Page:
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Sam W. Haynes
Portrait of Adrián Woll
Portrait of Adrián Woll. Leading an army of 1,400 men, Woll captured San Antonio on September 11, 1842. Image available on the Internet and included in accordance with Title 17 U.S.C. Section 107.

MEXICAN INVASIONS OF 1842. In the years following the battle of San Jacinto, Mexican leaders periodically threatened to renew hostilities against Texas. Lacking the resources to attempt reconquest, the Centralist government of Antonio López de Santa Anna, who had returned to the presidency in the fall of 1841, ordered the army to harass the Texas frontier; his policy was intended to discourage immigration and foreign capital investment in the young republic. Accordingly, a force of 700 men under Gen. Rafael Vásquez marched into Texas and seized San Antonio on March 5, 1842. Forewarned of the Mexican advance, most Anglo-American residents had already evacuated the area, allowing Vasquez to enter the town unopposed.

Although Vásquez withdrew two days later and retreated back across the Rio Grande, the presence of Mexican troops on the West Texas frontier threw Anglo-Texans into a panic as hundreds fled to the safety of settlements east of the Brazos River. Fearing that the capital of Austin would be the Mexican army’s next target, President Sam Houston declared a national emergency and called a special session of the Texas Congress in Houston City. The president also ordered the removal of the government archives from Austin. The townspeople resisted the decree and believed the president wished to use the attack as a pretext to return the capital to Houston. A second attempt to remove the government archives would lead to the so-called Archives War several months later.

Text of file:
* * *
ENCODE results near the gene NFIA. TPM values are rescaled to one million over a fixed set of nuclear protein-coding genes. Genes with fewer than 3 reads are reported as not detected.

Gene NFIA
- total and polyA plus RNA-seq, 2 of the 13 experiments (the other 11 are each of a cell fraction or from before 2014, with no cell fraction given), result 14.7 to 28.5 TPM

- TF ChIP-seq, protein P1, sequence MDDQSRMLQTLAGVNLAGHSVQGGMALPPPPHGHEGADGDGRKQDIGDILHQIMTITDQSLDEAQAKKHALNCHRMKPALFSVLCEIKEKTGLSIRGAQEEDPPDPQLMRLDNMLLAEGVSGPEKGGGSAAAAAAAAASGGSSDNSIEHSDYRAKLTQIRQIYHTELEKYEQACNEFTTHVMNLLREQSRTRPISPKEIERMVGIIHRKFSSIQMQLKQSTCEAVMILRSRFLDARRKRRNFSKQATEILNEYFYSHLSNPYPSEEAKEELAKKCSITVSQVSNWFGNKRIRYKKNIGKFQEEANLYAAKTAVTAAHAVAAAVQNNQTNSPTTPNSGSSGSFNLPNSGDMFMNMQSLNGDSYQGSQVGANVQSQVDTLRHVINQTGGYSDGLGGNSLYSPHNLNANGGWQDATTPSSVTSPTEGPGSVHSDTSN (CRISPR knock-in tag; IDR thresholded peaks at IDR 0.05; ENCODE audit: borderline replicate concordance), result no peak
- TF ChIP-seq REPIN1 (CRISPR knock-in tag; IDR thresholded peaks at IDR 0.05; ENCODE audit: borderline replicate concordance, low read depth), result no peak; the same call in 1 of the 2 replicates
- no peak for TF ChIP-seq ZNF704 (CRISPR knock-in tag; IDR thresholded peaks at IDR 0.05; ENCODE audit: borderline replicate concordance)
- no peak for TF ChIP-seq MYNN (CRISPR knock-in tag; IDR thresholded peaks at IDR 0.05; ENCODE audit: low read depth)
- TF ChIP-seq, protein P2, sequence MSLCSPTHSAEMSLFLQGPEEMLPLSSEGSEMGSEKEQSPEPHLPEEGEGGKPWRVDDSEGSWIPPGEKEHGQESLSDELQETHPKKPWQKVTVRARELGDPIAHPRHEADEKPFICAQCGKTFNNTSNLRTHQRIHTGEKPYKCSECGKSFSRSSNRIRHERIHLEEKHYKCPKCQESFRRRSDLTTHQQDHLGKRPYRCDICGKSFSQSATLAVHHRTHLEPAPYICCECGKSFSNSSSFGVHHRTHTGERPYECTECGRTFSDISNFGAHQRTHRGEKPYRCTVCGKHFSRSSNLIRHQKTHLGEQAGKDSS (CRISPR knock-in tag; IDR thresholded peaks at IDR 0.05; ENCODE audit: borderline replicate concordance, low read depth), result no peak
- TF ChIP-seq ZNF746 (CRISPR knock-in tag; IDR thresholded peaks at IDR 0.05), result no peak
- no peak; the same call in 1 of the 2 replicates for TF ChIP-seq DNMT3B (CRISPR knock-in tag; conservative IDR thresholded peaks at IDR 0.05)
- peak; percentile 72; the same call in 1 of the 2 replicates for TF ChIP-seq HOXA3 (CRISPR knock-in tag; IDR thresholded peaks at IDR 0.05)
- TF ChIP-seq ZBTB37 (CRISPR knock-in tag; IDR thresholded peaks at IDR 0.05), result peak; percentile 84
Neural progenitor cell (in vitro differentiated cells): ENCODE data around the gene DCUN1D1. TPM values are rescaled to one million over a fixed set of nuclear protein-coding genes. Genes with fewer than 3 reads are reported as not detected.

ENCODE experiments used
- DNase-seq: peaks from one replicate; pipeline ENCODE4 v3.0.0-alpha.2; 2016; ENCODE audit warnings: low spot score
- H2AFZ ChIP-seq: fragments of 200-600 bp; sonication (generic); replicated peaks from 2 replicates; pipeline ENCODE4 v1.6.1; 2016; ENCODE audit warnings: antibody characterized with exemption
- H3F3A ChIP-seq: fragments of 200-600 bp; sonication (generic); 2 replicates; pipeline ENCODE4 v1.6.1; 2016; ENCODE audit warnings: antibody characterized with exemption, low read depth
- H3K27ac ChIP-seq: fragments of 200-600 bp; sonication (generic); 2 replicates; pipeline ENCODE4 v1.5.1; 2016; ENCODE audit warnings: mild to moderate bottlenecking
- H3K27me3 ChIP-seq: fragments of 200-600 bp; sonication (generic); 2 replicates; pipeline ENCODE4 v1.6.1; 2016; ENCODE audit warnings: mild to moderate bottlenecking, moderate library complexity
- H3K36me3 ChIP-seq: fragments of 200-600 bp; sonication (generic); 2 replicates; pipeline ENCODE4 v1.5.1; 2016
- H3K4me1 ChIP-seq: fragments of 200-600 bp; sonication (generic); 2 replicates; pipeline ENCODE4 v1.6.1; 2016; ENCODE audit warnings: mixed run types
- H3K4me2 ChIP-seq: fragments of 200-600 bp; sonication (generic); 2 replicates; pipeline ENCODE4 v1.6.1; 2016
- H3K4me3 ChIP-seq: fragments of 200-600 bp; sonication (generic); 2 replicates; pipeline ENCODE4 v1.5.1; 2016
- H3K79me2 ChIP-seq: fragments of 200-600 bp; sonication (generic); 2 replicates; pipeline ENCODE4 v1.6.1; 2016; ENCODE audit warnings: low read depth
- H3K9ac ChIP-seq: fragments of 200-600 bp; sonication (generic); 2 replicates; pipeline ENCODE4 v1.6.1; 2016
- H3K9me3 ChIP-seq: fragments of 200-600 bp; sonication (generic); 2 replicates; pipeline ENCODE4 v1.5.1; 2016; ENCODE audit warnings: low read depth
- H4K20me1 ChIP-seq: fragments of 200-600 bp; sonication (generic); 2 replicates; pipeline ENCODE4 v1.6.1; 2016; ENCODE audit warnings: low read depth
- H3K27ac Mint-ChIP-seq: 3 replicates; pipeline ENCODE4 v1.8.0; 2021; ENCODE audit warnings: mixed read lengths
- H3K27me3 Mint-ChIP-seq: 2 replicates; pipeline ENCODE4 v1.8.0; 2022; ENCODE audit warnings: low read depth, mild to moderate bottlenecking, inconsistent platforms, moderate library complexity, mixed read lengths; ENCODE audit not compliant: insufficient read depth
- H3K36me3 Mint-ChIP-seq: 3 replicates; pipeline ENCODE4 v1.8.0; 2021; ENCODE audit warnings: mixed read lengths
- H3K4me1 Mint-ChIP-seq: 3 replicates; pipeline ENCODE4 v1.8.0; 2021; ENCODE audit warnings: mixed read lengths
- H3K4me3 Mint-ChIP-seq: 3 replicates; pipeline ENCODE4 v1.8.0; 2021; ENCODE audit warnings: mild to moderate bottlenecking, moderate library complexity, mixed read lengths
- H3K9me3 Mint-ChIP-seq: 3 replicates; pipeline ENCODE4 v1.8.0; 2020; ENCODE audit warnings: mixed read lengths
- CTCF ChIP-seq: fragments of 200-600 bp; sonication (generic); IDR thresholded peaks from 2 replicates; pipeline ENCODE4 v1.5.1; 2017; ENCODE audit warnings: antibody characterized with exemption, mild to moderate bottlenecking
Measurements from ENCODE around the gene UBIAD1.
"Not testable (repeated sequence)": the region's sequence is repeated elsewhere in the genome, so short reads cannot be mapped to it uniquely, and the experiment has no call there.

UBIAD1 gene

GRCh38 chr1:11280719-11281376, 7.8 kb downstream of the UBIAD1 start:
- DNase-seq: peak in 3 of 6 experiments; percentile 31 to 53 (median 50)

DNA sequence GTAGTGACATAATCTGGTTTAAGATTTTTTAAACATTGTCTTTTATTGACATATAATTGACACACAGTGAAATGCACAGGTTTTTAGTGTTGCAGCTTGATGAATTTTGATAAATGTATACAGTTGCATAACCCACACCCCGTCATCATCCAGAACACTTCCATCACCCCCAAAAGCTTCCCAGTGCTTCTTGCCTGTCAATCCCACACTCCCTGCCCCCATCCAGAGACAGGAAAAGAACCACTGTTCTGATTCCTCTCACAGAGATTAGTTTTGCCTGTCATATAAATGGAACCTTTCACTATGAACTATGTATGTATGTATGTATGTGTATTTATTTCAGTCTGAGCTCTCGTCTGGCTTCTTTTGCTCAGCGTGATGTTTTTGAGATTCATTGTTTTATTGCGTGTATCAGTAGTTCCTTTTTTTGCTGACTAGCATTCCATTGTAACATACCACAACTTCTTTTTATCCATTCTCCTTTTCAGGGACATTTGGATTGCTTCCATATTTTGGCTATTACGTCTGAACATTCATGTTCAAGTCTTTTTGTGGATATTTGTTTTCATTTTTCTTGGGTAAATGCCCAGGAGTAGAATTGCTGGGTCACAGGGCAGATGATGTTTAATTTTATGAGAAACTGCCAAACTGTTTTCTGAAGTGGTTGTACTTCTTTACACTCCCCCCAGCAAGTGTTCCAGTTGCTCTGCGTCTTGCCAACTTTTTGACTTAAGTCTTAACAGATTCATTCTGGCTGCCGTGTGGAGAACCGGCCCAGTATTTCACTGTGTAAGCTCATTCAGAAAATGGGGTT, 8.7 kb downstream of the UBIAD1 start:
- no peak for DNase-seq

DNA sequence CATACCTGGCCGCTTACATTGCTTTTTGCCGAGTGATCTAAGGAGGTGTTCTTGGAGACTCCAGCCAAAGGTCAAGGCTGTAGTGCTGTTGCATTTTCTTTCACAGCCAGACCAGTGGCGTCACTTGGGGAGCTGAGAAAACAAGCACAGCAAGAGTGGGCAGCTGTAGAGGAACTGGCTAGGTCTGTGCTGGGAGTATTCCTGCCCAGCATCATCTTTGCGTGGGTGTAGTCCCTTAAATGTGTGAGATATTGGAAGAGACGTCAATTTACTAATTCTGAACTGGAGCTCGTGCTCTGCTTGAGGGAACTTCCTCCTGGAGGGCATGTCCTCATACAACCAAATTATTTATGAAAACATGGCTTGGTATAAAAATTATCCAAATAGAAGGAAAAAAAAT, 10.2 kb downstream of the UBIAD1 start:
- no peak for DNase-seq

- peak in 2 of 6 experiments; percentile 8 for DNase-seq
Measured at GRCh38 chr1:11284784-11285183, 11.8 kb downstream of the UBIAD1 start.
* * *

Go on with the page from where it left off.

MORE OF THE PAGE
The Vásquez raid also aggravated tensions between San Antonio’s Tejanos and the town’s growing Anglo population. Accused of collaborating with the enemy, Juan N. Seguín, then serving as mayor, resigned his office and fled with his family below the Rio Grande. In Mexico the former Texas revolutionary organized a militia company of former San Antonio residents, the Defensores de Bexar, which he would lead against Anglo troops for the next several years. Seeking to return to Texas after the Mexican War, he would maintain that he had been forced to take up arms by Mexican authorities, who threatened to imprison him for his role in the Texas Revolution.

The Vásquez expedition sparked calls for reprisals against Mexico which President Houston, a strong advocate of defensive measures, opposed. To quiet the general unrest, Houston reluctantly issued an appeal to the United States for money and volunteers and sent Adjutant General James Davis to Corpus Christi with orders to organize volunteer companies and hold them in readiness for an invasion of Mexico. In early June, Mexican militia and regular troops led by Antonio Canales Rosillo marched to the Nueces River and skirmished with Davis's small army of several hundred men at Fort Lipantitlán on July 7. Once again, Mexican forces quickly withdrew across the Rio Grande. Later that month the Texas Congress appropriated ten million acres of land to finance a war against Mexico. Believing the danger had passed, Houston vetoed the bill and dismissed Davis's forces.